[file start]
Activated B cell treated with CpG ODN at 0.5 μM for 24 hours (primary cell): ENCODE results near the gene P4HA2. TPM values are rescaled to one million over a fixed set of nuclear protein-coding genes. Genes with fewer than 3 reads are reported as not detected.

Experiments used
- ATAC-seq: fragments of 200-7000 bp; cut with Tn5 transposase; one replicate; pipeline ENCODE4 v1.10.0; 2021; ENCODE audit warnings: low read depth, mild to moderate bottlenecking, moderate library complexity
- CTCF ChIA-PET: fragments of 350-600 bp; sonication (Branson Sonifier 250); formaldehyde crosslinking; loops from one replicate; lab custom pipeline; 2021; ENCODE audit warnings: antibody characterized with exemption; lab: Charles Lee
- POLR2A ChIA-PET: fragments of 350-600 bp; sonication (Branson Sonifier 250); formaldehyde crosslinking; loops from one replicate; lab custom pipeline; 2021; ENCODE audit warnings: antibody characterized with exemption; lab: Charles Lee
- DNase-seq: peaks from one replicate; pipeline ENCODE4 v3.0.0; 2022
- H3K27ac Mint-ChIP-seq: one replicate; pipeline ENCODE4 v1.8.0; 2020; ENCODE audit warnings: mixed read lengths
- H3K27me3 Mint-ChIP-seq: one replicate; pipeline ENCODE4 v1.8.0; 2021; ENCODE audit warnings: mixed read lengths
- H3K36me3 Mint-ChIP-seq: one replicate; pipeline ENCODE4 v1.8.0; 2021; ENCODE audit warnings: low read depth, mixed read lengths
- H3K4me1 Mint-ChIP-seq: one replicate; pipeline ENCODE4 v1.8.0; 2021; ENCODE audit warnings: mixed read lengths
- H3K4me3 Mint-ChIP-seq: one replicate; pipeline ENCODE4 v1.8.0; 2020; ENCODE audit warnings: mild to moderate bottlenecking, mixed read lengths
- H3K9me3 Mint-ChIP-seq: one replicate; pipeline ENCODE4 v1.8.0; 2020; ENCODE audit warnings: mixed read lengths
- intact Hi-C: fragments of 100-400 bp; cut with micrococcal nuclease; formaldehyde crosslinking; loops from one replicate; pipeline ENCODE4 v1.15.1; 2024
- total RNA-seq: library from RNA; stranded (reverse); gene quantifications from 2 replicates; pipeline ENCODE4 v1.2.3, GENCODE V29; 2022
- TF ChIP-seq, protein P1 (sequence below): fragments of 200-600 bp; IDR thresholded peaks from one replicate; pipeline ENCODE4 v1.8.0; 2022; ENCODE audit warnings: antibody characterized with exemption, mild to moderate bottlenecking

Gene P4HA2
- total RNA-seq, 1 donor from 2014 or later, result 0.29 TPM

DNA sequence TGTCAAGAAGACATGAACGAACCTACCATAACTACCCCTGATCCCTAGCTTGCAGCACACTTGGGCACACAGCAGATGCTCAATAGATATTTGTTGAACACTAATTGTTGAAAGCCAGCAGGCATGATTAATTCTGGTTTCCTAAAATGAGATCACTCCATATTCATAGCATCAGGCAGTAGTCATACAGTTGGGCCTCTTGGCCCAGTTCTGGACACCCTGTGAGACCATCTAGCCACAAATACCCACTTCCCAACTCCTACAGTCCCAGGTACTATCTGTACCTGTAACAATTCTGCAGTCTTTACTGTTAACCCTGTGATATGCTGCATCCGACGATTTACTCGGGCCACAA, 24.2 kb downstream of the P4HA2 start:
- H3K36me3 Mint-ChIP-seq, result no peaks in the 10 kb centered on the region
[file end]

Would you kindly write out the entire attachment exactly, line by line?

Activated B cell treated with CpG ODN at 0.5 μM for 24 hours (primary cell): ENCODE results near the gene P4HA2. TPM values are rescaled to one million over a fixed set of nuclear protein-coding genes. Genes with fewer than 3 reads are reported as not detected.

Experiments used
- ATAC-seq: fragments of 200-7000 bp; cut with Tn5 transposase; one replicate; pipeline ENCODE4 v1.10.0; 2021; ENCODE audit warnings: low read depth, mild to moderate bottlenecking, moderate library complexity
- CTCF ChIA-PET: fragments of 350-600 bp; sonication (Branson Sonifier 250); formaldehyde crosslinking; loops from one replicate; lab custom pipeline; 2021; ENCODE audit warnings: antibody characterized with exemption; lab: Charles Lee
- POLR2A ChIA-PET: fragments of 350-600 bp; sonication (Branson Sonifier 250); formaldehyde crosslinking; loops from one replicate; lab custom pipeline; 2021; ENCODE audit warnings: antibody characterized with exemption; lab: Charles Lee
- DNase-seq: peaks from one replicate; pipeline ENCODE4 v3.0.0; 2022
- H3K27ac Mint-ChIP-seq: one replicate; pipeline ENCODE4 v1.8.0; 2020; ENCODE audit warnings: mixed read lengths
- H3K27me3 Mint-ChIP-seq: one replicate; pipeline ENCODE4 v1.8.0; 2021; ENCODE audit warnings: mixed read lengths
- H3K36me3 Mint-ChIP-seq: one replicate; pipeline ENCODE4 v1.8.0; 2021; ENCODE audit warnings: low read depth, mixed read lengths
- H3K4me1 Mint-ChIP-seq: one replicate; pipeline ENCODE4 v1.8.0; 2021; ENCODE audit warnings: mixed read lengths
- H3K4me3 Mint-ChIP-seq: one replicate; pipeline ENCODE4 v1.8.0; 2020; ENCODE audit warnings: mild to moderate bottlenecking, mixed read lengths
- H3K9me3 Mint-ChIP-seq: one replicate; pipeline ENCODE4 v1.8.0; 2020; ENCODE audit warnings: mixed read lengths
- intact Hi-C: fragments of 100-400 bp; cut with micrococcal nuclease; formaldehyde crosslinking; loops from one replicate; pipeline ENCODE4 v1.15.1; 2024
- total RNA-seq: library from RNA; stranded (reverse); gene quantifications from 2 replicates; pipeline ENCODE4 v1.2.3, GENCODE V29; 2022
- TF ChIP-seq, protein P1 (sequence below): fragments of 200-600 bp; IDR thresholded peaks from one replicate; pipeline ENCODE4 v1.8.0; 2022; ENCODE audit warnings: antibody characterized with exemption, mild to moderate bottlenecking

Gene P4HA2
- total RNA-seq, 1 donor from 2014 or later, result 0.29 TPM

DNA sequence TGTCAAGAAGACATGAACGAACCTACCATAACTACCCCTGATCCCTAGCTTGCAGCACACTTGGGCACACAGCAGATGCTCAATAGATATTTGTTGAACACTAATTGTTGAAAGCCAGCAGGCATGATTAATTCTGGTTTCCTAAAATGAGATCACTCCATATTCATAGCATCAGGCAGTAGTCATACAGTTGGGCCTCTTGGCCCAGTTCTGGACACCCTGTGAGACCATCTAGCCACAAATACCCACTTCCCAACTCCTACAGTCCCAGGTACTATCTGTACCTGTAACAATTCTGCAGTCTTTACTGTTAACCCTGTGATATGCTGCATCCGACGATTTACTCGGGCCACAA, 24.2 kb downstream of the P4HA2 start:
- H3K36me3 Mint-ChIP-seq, result no peaks in the 10 kb centered on the region